The international teams who attend to the competition will get 5,000 TRY (approximately 1,550 Euro or 1,700 US Dollar) as a travel and accommodation support. 

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Why are some ESC's only rated to 3s or 4s Lipos ?

Here is a bench test I have done to find out if a 2s to 4s Afro ESC’s can run on 6s.

ESC’s  and Label Specs

Afro Slim ESC 20amp 2- 4s battery afro_nfet.hex firmware

Afro Bec ESC 30amp 2- 4s battery afro_nfet.hex firmware

Afro HV ESC 20amp 2- 8s battery afro_nfet.hex firmware (control)

ESC component specs taken from the manufactures data sheets.

Afro Slim 20amp 2-4s:

5v MCU supply regulator LM78L05 Max input 30v Max load 100ma

NFets FDMS8018 Max Voltage 30v, Continuous Drain @ Ta=25°C = 30amps

BC817-40W 6CW max Voltage 45v 500ma

All components are rated up to 150°C

Afro bec 30amp 2-4s:

5v MCU supply regulator LM78L05 Max input 30v Max load 100ma

NFets FDMS8018 Max Voltage 30v, Continuous Drain @ Ta=25°C = 30amps

BC817-40W 6CW max Voltage 45v 500ma

All components are rated up to 150°C

Afro HV 20amp 2-8s:

5v MCU supply regulator LM78L05 Max input 30v Max load 100ma

(But this LM78L05 is fed from two DAR transistors that take the HV voltage and step it down to 12v, their Max voltage is 40v) this is why I think the Afro HV was de-rated from 12s to 8s.

NFets FDMS86540 Max Voltage 60v, Continuous Drain @ Ta=25°C = 20amps

 (If the 5v MCU supply was by-passed and you fed the MCU with 5v from another source the Nfets are rated at 60v) So I would assume the ESC will run at 12s with a new 5v supply for the MCU.

All components are rated up to 150°C 

Test equipment:

Power supply 60amp 24v power station

Amp and Watt meter Turnigy 130A

Tarot 4114 motor with 15 x 5.5 prop fitted

Test meter with temperature probe

Motor stand with weight scale attached for thrust readings

Servo tester for PMW control 

 

Method

Apply a constant 24v supply to a power meter then to an ESC to measure amps drawn with the esc connected to a standard motor and propeller running at 50 % PWM throttle controlled by a servo tester and run for 10mins whist monitoring temperature, amps, watts and thrust.   

Result

ESC                                                         Amps Draw                         Watts                    Temp                   Thrust 

1st Afro slim 20A                                5.65                                        133                         47.1C                     1114g

2nd Afro BEC 30A                              5.68                                        134                         53.8C                     1160g

3rd Afro HV 20A                                 5.3                                          125                         46.0C                     1111g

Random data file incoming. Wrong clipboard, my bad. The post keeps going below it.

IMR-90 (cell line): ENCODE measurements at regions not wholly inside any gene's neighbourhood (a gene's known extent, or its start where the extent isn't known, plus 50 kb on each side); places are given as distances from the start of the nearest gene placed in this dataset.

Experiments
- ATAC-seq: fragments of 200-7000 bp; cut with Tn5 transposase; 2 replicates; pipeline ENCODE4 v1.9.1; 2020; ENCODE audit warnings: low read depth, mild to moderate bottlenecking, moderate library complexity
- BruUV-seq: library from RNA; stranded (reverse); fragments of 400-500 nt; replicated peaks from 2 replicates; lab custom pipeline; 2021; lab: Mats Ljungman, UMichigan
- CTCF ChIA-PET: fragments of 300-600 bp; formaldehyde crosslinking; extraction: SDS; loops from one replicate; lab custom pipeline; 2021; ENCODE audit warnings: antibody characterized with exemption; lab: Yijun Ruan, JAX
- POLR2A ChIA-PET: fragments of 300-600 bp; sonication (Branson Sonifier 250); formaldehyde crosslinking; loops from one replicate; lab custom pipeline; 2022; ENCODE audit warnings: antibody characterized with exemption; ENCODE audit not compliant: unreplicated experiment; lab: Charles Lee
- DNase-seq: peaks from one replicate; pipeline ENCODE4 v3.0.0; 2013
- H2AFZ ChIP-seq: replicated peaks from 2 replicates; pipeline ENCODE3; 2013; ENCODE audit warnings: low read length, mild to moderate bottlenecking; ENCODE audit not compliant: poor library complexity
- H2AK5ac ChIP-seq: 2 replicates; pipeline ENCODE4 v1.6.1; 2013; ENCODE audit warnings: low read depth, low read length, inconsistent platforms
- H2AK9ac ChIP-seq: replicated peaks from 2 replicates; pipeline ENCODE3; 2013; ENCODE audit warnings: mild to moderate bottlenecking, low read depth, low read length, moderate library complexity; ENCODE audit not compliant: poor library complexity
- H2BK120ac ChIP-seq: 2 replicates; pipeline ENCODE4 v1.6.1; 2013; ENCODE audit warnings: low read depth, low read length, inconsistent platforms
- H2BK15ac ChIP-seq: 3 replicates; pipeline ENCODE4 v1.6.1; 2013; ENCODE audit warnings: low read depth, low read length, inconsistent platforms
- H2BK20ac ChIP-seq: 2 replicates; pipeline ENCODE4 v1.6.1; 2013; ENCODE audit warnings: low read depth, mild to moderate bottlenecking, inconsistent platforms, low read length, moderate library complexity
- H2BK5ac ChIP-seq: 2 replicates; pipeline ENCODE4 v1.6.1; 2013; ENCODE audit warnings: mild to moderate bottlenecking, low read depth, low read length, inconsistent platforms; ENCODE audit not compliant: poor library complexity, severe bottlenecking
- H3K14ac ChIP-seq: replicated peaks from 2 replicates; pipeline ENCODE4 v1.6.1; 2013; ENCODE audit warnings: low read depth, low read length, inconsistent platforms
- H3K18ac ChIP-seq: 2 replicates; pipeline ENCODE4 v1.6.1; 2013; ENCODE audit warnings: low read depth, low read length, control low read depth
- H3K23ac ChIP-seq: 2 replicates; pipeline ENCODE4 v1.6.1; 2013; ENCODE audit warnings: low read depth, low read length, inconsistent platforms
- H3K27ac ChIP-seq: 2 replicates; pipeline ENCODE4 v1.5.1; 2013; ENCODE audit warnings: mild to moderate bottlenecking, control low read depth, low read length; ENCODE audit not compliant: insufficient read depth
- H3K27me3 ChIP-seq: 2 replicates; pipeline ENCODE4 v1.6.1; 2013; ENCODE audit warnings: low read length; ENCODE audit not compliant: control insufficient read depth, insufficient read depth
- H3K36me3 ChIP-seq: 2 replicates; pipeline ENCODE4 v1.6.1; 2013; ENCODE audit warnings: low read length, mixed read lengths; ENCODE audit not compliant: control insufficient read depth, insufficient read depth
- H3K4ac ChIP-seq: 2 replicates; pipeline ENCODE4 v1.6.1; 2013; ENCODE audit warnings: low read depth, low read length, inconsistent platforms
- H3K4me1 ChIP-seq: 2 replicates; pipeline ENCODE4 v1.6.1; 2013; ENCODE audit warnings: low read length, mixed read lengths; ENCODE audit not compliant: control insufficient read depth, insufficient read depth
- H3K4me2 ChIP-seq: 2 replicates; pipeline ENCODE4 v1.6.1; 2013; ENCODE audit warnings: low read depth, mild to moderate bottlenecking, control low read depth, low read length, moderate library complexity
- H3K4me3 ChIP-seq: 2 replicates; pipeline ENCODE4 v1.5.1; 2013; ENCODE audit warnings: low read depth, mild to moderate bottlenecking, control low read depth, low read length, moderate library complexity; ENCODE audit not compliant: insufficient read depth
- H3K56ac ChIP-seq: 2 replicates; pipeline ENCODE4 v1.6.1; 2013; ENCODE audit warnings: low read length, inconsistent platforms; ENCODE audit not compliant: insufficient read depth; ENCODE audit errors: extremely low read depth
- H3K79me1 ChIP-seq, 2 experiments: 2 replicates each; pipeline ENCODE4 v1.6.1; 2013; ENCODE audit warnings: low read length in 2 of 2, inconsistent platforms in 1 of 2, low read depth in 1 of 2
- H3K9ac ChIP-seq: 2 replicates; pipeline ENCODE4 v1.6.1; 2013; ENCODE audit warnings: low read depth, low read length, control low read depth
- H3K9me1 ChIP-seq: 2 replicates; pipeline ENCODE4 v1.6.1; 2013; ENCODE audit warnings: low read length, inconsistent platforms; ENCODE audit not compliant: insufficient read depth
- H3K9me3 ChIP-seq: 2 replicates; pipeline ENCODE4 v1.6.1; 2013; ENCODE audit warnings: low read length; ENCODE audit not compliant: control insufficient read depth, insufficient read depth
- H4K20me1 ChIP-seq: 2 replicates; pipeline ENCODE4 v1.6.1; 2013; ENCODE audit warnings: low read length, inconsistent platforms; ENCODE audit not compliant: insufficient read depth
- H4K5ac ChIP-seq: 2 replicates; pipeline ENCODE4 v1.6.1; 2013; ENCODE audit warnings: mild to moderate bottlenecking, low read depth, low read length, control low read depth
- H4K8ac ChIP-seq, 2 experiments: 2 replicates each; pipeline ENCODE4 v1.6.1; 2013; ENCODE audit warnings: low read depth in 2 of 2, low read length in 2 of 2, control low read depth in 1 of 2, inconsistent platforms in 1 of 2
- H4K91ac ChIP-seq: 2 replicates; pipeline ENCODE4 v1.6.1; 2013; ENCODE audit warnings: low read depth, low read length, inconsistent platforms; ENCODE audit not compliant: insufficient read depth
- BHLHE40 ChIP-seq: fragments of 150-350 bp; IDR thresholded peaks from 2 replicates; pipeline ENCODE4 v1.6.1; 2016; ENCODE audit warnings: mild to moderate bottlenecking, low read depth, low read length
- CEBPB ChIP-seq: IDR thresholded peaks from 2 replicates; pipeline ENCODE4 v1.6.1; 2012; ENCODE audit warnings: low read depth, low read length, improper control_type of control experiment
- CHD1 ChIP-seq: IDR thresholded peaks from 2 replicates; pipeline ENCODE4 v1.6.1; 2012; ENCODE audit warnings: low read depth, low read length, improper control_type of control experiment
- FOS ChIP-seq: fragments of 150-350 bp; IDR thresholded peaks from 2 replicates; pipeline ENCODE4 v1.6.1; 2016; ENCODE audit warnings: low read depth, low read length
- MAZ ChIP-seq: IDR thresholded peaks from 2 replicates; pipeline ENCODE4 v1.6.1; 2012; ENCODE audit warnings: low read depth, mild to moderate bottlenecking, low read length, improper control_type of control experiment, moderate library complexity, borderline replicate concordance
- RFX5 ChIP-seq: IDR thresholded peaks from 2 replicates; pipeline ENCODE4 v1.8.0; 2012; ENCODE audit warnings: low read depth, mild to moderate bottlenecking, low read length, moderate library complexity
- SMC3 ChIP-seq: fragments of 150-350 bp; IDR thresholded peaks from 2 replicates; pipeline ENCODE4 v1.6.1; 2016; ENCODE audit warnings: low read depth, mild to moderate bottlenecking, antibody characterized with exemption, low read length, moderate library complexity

Conclusion

It Appears as if the Afro Slim 20amp and the Afro Bec 30amp ESC’s are capable of handling the use of a 6s battery as a power source, according the specs of the components provided by the chip manufacturer,  the temperature of the components was very similar and the amps drawn the same. So if you wanted to hide the ESC’s in the arms of the Multi-rotor (provided cooling holes for air was allowed for) then this will be fine and they will run on 6s power.

 

Caveats

Slim ESC wiring was upgraded to suit a higher amp draw and the use of 6s batteries, (although the original wiring fitting is 20amp rated so should be fine for most Multi-rotors) the other component’s on the boards were not investigated, so no information on them is known.

Use this info at your own risk.

Video https://youtu.be/91rc37c5YBQ

Photos

 

 

 

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Six Trends Driving the Commercial Drone Market in 2016 and Beyond

This post also appears in sUAS News ‘The Market

“It’s tough to make predictions, especially about the future.” – attributed to Yogi Berra

I was recently asked in an interview to discuss four or five trends that I see as major drivers in the commercial drone industry today and what manufacturers and service providers might focus on in the future. That sounds simple enough for an industry analyst, but sometimes predictions are as hard as trying to determine where that quote came from. It’s not an exacting science, but it’s certainly better than palm reading.

That said, here are six trends I think will drive key opportunities and challenges for drone manufacturers, service providers, and investors for 2016 and beyond. They are:

  1. Fidelity
  2. Sensors
  3. Mobility
  4. China Incorporated
  5. Virtual and Augmented Reality
  6. Competition

Fidelity

One of the major trends we are seeing in the commercial drone industry is the desire for more fidelity – that is, better image and video resolution…

Continue reading here: http://droneanalyst.com/2016/01/29/six-trends-driving-the-commercial-drone-market-in-2016-and-beyond/

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APM:Plane 3.5.0 released

The ArduPilot development team is proud to announce the release of the 3.5.0 version of APM:Plane. There have only been a few small changes since the 3.5.0beta1 release 3 weeks ago.

The key changes since 3.5.0beta1 are:

  • addition of better camera trigger logging
  • fixes to override handling (for users of the OVERRIDE_CHAN) parameter
  • fixed a pulse glitch on startup on PX4

See the full notes below for details on the camera trigger changes.

For completeness, here are the full release notes. Note that this is mostly the same as the 3.5.0beta1 release notes, with a few small changes noted above.

The biggest changes in this release are:

  • switch to new EKF2 kalman filter for attitude and position estimation
  • added support for parachutes